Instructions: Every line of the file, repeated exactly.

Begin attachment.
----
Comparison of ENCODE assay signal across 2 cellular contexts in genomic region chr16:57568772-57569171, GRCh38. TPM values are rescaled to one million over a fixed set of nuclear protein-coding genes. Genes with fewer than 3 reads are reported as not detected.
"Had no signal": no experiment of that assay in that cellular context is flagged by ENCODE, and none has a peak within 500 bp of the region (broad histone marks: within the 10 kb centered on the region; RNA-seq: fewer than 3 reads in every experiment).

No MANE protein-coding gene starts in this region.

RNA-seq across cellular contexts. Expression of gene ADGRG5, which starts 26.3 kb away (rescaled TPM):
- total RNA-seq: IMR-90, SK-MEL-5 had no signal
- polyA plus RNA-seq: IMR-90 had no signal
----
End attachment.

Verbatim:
Comparison of ENCODE assay signal across 2 cellular contexts in genomic region chr16:57568772-57569171, GRCh38. TPM values are rescaled to one million over a fixed set of nuclear protein-coding genes. Genes with fewer than 3 reads are reported as not detected.
"Had no signal": no experiment of that assay in that cellular context is flagged by ENCODE, and none has a peak within 500 bp of the region (broad histone marks: within the 10 kb centered on the region; RNA-seq: fewer than 3 reads in every experiment).

No MANE protein-coding gene starts in this region.

RNA-seq across cellular contexts. Expression of gene ADGRG5, which starts 26.3 kb away (rescaled TPM):
- total RNA-seq: IMR-90, SK-MEL-5 had no signal
- polyA plus RNA-seq: IMR-90 had no signal